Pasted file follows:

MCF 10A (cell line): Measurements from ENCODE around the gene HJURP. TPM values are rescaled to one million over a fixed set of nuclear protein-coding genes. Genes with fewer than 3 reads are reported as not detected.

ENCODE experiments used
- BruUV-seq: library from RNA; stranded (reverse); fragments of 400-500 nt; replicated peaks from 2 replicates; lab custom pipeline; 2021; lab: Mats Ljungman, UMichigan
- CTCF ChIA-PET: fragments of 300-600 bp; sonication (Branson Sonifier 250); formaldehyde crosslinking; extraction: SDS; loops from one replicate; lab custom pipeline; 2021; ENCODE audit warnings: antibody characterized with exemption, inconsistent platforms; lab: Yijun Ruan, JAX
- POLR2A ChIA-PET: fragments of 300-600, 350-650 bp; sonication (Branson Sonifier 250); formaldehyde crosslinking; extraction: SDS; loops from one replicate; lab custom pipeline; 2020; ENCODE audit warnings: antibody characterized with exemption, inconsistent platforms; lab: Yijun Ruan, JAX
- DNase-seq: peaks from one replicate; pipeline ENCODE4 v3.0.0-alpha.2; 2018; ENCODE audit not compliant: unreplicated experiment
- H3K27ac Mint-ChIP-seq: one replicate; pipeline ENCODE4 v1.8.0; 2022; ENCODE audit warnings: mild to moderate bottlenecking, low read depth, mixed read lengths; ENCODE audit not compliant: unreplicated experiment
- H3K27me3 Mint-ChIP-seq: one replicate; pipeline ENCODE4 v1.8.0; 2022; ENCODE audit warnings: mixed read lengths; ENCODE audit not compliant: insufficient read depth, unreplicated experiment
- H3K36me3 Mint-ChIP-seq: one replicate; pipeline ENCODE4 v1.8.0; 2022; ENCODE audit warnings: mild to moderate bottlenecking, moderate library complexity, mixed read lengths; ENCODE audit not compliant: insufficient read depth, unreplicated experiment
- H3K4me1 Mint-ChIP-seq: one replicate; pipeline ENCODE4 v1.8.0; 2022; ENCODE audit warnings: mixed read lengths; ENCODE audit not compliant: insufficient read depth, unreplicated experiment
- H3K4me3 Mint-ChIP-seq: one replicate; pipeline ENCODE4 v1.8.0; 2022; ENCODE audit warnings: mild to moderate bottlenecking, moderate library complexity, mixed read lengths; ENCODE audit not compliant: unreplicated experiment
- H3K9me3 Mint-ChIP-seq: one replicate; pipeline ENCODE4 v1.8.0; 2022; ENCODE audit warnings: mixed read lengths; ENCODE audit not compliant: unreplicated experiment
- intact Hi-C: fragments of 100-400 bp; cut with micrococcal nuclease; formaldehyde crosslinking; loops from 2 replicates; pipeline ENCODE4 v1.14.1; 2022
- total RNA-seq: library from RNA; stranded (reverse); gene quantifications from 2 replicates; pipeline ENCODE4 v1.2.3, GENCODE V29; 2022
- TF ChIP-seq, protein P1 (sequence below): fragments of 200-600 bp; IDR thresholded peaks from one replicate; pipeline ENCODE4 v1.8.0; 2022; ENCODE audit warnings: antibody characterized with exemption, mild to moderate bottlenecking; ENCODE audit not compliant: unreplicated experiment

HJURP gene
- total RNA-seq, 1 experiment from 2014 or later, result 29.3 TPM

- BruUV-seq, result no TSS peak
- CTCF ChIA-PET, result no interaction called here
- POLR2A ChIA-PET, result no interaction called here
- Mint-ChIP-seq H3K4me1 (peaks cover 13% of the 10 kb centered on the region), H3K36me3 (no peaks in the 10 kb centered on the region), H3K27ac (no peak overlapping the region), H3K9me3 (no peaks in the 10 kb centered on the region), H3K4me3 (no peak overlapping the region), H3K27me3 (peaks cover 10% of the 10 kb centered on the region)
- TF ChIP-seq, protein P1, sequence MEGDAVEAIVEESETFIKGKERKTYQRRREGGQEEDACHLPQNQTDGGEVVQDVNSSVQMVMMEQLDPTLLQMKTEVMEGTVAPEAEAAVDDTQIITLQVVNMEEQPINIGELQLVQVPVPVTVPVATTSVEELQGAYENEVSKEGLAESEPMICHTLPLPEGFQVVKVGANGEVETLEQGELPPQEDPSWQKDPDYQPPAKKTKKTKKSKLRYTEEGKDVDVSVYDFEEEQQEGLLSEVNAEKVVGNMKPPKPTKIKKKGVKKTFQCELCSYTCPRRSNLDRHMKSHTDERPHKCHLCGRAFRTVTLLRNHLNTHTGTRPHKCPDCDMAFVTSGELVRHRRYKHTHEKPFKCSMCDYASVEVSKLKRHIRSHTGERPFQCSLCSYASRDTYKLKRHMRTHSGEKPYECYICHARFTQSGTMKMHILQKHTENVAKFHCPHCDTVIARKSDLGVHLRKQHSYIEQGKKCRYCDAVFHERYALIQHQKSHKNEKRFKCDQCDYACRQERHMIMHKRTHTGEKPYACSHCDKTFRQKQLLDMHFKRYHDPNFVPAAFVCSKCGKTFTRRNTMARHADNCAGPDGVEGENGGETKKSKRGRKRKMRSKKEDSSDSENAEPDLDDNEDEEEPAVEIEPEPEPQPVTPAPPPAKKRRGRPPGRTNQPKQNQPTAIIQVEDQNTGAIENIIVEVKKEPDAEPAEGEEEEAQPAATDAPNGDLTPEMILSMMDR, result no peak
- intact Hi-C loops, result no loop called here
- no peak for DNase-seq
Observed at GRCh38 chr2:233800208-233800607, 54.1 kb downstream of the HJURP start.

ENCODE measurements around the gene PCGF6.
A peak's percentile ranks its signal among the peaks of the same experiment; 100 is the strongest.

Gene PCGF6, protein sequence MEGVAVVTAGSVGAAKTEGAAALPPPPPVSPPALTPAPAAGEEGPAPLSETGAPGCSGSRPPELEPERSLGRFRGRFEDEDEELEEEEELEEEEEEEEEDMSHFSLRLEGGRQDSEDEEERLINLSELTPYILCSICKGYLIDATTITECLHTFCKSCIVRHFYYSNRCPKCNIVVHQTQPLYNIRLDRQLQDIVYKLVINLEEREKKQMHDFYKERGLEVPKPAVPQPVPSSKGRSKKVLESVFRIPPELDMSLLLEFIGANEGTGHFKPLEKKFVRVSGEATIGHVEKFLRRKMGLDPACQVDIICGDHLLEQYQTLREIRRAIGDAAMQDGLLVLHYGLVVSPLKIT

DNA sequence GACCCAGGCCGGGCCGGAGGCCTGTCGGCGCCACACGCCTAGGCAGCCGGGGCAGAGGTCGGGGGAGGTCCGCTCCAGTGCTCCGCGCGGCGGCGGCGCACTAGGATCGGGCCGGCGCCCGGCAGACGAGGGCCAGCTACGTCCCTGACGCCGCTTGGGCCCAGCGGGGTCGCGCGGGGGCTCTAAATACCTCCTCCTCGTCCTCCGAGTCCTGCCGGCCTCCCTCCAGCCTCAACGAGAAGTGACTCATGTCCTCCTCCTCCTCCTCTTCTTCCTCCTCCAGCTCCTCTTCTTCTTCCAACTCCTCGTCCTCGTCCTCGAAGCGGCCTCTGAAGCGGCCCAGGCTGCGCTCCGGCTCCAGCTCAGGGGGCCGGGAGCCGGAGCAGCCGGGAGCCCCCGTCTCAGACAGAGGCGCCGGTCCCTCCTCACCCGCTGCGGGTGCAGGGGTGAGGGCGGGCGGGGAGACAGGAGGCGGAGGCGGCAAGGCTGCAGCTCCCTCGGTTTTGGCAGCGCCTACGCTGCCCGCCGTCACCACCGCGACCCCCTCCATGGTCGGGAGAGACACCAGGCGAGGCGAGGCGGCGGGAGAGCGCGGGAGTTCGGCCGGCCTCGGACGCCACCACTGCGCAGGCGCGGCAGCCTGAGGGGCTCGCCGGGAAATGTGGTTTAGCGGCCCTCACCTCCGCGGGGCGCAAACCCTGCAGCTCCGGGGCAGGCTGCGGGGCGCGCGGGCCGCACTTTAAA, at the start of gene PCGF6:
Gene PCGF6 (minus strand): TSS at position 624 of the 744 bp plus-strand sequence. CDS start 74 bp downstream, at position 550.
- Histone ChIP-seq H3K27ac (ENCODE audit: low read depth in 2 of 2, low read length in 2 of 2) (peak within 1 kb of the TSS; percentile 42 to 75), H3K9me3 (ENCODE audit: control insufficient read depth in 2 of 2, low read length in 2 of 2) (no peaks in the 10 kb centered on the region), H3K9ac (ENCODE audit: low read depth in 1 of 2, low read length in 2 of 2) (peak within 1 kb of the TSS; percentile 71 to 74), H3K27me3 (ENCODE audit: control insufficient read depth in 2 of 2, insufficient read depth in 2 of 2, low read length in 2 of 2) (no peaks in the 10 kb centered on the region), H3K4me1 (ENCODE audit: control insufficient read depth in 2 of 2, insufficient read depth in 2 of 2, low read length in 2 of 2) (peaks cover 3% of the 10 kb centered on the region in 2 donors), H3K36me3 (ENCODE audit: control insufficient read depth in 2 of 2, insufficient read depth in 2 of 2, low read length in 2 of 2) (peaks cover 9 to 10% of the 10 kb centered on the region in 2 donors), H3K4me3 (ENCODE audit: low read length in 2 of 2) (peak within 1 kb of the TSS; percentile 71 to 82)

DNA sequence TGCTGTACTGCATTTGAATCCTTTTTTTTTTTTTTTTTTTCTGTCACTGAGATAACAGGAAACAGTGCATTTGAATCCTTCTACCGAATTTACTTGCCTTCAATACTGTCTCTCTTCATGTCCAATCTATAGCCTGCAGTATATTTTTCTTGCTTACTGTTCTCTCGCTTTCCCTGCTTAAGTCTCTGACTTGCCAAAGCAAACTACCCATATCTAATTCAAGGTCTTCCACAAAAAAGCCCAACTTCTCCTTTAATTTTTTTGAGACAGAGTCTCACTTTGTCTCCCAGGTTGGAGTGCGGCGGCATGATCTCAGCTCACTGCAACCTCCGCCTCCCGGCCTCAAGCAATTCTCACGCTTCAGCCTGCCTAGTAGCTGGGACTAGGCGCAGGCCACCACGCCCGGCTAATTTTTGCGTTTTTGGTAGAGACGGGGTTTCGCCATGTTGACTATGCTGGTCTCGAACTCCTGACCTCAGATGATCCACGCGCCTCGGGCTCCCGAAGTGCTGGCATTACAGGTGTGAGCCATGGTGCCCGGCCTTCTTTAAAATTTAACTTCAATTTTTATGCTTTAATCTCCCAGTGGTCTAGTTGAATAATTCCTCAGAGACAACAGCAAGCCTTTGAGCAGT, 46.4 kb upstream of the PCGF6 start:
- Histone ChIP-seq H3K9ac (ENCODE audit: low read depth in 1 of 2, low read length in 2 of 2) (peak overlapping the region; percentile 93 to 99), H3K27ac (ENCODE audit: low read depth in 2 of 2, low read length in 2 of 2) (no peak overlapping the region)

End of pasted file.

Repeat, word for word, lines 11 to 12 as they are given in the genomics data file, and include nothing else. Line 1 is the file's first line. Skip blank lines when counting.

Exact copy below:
- H3K4me3 Mint-ChIP-seq: one replicate; pipeline ENCODE4 v1.8.0; 2022; ENCODE audit warnings: mild to moderate bottlenecking, moderate library complexity, mixed read lengths; ENCODE audit not compliant: unreplicated experiment
- H3K9me3 Mint-ChIP-seq: one replicate; pipeline ENCODE4 v1.8.0; 2022; ENCODE audit warnings: mixed read lengths; ENCODE audit not compliant: unreplicated experiment